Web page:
There’s all sorts of videos out there about El Nido that range from the humdrum to the self-absorbed but there are a couple of gems that stand out. They manage to capture the spirit and expansive beauty of Palawan. Forget about the humans that grace the landscape, it’s the scenery that steals the show. Humans simply give scale and context.
I still get that ‘wow’ feeling when I think back to the time ‘the Chef’ and I were there. If you visit El Nido and open your heart and mind to the experience you just might end up feeling the same way.
‘crazy fireworks here @ new years’ (photo credit: Jessica C)
December 31, 2011, Calamba City. – ‘Ka-BOOM!’ ‘Hiss’ ‘Pop, Pop, Pop’ – We were in my father’s hometown. It was early in the evening but the fireworks had already started. My Tita stuffed peso bills in our pockets and ‘the Chef’ and I scooted outside. We did not want to miss this. The sky was clear and a breeze blew over my skin and funny enough I got goose bumps even though it was a tropical 27-28 degrees. We walked to the back of the house and climbed the stairs to the empty balcony of the building next door. I was surprised we were the only ones out there.
The Filipino Tradition (photo credit: Paolo Dala)
The city was spread out in front of us in an almost unobstructed 180 degree view. Puffs of white smoke slowly dissipated in the black sky, the smell of sulfur lingered in our nostrils. – ‘BANG!’ ‘Crackle’ ‘Whiz’ – Fireworks from everywhere big and small exploded against the night sky. We didn’t know what time it was but I kept thinking it was midnight because the fireworks built to what I thought was a crescendo but kept going and going until our senses were satiated by sound and light. I thought to myself, ‘This is freaking awesome!” Satisfied, we finally called it quits and went back into the house.
My cousin gleefully eating Balut!
The table was set with a New Year’s meal – a big bowl of steaming soup, a dense, circular slab of puto (steamed rice cake), a pyramid of balut (boiled, fertilized duck egg), and a bowl of filled with grapes, longans and oranges – mostly round foods that would bring good fortune for the new year. Everyone wished each other a happy new year and we dug into the food.
As our heads hit the pillow I could still hear the distant ‘pop, pop, pop’ of distant fireworks as I drifted into happy sleep.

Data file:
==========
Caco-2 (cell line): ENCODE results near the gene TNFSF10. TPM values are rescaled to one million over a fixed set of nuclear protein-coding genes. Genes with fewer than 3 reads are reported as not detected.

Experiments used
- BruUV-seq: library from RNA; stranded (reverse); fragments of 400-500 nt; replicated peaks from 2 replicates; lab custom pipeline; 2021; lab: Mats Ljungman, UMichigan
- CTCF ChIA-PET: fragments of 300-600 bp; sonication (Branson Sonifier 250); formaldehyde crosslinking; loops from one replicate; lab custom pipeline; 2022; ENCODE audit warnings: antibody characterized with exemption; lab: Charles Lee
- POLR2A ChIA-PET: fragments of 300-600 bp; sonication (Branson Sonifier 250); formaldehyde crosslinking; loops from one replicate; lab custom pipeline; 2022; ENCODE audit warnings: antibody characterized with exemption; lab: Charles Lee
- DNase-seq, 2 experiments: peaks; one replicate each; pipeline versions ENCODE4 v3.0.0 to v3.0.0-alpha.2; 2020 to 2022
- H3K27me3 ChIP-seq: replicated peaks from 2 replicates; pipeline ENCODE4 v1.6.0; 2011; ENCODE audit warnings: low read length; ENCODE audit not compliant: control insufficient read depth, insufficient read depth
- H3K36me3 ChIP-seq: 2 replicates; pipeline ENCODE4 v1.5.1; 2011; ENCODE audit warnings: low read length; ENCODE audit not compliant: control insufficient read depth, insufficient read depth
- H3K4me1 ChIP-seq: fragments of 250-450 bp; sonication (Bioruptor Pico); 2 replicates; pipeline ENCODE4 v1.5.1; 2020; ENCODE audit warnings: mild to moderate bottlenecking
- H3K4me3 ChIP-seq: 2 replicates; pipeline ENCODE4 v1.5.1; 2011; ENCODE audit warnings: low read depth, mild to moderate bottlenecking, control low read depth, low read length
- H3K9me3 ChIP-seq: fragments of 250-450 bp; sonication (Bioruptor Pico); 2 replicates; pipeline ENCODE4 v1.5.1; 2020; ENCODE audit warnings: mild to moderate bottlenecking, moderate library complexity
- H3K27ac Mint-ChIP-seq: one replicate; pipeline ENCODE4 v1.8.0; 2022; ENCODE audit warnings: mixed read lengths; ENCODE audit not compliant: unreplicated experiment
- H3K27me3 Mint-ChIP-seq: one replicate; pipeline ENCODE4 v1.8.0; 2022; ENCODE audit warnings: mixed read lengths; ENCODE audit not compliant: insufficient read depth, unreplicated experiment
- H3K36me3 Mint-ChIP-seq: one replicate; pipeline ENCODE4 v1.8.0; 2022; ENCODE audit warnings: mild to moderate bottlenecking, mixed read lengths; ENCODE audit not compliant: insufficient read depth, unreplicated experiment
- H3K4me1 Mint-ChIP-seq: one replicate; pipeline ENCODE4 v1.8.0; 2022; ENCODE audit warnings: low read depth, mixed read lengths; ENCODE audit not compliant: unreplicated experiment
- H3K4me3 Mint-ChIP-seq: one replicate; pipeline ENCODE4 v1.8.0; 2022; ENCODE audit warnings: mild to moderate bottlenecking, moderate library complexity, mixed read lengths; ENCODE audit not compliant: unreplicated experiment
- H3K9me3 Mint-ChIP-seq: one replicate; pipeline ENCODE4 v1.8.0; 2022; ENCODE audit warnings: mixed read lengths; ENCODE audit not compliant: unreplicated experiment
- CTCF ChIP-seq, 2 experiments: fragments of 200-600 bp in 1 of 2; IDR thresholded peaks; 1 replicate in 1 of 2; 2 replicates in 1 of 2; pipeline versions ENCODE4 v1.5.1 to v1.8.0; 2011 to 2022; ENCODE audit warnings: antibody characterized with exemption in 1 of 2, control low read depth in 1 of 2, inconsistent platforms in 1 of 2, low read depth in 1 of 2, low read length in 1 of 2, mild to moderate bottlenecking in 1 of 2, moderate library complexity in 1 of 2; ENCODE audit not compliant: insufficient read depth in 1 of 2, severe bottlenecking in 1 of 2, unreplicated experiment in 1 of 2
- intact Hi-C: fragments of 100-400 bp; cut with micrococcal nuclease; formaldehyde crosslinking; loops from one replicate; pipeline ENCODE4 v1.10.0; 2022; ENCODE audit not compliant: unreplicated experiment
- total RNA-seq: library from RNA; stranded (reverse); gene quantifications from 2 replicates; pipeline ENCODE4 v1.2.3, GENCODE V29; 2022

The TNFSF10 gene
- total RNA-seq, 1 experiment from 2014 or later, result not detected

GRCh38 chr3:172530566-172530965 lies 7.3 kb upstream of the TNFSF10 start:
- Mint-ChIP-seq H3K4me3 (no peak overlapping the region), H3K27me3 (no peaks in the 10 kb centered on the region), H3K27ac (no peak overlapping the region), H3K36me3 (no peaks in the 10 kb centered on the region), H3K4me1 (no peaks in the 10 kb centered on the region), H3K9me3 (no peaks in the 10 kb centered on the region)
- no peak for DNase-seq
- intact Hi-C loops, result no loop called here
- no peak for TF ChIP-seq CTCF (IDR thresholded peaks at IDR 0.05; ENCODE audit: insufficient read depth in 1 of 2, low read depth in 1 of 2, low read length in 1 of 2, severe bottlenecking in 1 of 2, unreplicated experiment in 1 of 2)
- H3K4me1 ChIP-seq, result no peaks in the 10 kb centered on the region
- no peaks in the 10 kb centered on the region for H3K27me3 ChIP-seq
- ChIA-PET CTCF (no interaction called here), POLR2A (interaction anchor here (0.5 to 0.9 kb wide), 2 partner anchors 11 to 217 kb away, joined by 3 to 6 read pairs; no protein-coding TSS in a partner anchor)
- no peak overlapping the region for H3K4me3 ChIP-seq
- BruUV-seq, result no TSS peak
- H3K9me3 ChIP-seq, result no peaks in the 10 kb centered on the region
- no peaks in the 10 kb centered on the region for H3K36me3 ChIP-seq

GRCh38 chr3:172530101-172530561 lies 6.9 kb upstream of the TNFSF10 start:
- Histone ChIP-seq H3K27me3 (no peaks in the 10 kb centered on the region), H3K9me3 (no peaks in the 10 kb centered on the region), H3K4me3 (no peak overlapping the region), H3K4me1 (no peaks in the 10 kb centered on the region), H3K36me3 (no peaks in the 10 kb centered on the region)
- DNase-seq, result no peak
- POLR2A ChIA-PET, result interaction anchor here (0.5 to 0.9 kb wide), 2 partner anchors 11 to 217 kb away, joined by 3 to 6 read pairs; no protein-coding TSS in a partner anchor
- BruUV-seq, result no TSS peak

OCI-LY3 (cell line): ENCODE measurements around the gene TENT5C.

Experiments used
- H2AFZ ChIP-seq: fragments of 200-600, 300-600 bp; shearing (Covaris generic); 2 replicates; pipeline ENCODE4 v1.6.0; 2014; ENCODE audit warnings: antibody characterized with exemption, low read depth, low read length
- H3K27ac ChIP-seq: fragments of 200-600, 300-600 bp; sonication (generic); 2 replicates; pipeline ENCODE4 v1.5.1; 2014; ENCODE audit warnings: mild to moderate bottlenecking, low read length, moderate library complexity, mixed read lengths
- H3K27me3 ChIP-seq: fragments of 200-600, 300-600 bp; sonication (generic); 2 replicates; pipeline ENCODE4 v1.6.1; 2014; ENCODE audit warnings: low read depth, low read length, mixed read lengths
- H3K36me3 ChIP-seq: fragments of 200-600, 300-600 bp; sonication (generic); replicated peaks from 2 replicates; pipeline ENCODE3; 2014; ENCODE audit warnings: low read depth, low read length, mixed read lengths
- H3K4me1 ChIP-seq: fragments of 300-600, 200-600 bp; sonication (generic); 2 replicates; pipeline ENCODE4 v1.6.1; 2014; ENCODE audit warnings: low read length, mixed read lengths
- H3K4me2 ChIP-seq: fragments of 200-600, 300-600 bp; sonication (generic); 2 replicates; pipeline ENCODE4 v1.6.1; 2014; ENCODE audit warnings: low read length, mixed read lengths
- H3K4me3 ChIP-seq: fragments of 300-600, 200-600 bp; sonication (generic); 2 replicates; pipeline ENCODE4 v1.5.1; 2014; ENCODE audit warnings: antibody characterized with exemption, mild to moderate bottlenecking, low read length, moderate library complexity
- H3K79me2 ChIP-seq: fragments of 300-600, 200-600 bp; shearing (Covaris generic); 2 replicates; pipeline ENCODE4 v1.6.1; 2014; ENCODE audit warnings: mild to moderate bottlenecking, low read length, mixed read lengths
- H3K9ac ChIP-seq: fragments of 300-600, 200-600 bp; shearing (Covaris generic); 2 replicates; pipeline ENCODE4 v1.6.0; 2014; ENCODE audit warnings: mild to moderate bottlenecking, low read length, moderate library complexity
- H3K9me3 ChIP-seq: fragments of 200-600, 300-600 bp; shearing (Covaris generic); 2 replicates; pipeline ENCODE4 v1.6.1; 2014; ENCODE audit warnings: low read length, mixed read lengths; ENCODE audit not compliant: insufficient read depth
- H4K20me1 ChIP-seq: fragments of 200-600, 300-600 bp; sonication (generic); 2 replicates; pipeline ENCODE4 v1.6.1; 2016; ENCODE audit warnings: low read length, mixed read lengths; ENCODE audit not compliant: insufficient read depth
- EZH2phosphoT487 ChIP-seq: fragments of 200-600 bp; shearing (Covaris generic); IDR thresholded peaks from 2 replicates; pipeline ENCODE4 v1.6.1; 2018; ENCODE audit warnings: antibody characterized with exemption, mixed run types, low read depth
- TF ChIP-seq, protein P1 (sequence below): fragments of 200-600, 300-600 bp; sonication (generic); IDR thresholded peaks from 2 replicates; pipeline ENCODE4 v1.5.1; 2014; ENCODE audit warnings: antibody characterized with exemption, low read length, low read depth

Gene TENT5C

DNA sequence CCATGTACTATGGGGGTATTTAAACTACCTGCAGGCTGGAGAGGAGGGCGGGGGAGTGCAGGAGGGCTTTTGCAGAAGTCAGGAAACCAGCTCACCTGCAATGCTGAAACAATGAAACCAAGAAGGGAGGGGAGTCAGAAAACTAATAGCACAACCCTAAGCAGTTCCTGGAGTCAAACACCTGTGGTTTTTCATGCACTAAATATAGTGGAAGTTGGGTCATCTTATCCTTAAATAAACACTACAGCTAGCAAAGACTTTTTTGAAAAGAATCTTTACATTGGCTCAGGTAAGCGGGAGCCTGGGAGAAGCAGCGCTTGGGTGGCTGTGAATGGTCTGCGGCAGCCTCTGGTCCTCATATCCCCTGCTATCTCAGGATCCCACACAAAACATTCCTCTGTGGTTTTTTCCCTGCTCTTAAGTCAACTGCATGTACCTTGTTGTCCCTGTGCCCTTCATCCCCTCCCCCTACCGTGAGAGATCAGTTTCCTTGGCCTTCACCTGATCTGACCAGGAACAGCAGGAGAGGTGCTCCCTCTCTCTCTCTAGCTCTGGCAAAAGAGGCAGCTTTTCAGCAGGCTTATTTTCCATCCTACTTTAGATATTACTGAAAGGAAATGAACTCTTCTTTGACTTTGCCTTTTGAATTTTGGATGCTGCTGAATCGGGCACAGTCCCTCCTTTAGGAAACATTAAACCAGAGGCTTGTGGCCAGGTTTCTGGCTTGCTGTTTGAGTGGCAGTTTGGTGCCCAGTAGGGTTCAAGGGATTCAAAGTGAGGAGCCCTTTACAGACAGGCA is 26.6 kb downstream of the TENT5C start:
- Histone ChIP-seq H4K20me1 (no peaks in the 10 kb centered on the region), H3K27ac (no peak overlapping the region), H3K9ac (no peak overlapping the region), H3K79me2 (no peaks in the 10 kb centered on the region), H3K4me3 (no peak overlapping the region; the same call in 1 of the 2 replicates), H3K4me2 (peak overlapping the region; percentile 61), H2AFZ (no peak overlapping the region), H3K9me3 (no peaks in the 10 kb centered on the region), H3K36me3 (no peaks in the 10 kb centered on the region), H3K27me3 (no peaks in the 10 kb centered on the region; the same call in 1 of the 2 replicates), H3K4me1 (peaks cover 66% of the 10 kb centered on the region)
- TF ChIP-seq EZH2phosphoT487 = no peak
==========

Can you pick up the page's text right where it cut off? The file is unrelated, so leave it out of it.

If you want to experience what it’s like in Manila just click on the YouTube video above. The next day we left on a plane for Palawan and marvelled at the haze and sulfur smell that still hung over Manila in the morning aftermath of the big celebration.
Slowly our friends and family are beginning to take notice. Back in 2012 when we started talking about moving to the Philippines we got a lot of “let’s just humour them” nods. I think most thought it was just a novel idea that would pass like a highschool crush. Now as we get ready for our next visit to Palawan we get another type of look, the slightly surprised “Oh, they’re serious” look.
I don’t blame them. It’s a pretty big lifestyle change we’re proposing. We’ll be going from Executive Chef and Designer to organic farmers. We’ve already begun to simplify our lives and shift our way of thinking.
‘The Chef’s’ cousin and wife dropped by the other day and as we talked about our ideas for the farm they told us we had to watch this TEDxTalk.
The speaker, Jon Jandai, talks about his journey from the rice fields of northeastern Thailand to the big city of Bangkok and back again to the rice fields. He talks about his hardship in the pursuit of success. What he concludes is so simple but so provocative.
It reminds me of ‘the tourist and fisherman parable’ a story about how an enterprising tourist tells a local fisherman how to improve his life (you can read the story here). The only difference is Jandai’s story is real. To watch his talk just click on the video above.
The Philippines is known for exporting nurses, domestic help and hotel employees but did you know they also supply the world with Filipino musical talent – over 120,000 musicians working overseas on cruise ships, in bars and in nightclubs.
It’s no secret Filipinos love to sing and play music and they’re pretty good at it. Although some Filipinos play their own music they excel at playing songs of other artists. They have an inherent ability to listen to something and copy it extremely well. That’s their talent.
CNN International recently asked some top Filipino cover bands to list of some of the most requested songs, that frankly, they’re a little tired of playing. Here are the top 10.
Have you ever visited a place that felt so right, a place that spoke to your heart? Palawan is that place for “the Chef” and I. It has intrigued me since the first time I read and saw photos of it in a National Geographic Magazine. It looked exotic and lush and unspoiled. I had only been to Manila with my family on visits from Canada and we didn’t stray far from there. I remember thinking, “Wow, this is the Philippines?” I dreamt about going there.
Life kept getting in the way so it took many years but we finally made it there. We travelled to Palawan in January of 2012 and the trip was everything we thought it would be and more. This video really captures our Palawan experience.
I have done so much research and been asked so many questions about our trip to Palawan I’d like to share this info with others so that they may discover their own path of exploration and plan their own trip. I’ll be working on adding another section to this blog called ‘Palawan Travel Guide.’
Sometimes we tend to romanticize our dreams. How many people have wanted to play in a rock band, open up their own restaurant or bar or live on an island paradise? Sounds good doesn’t it? We can imagine ourselves living the dream lifestyle but seem to gloss over the hard work and realities of these dreams. Read more…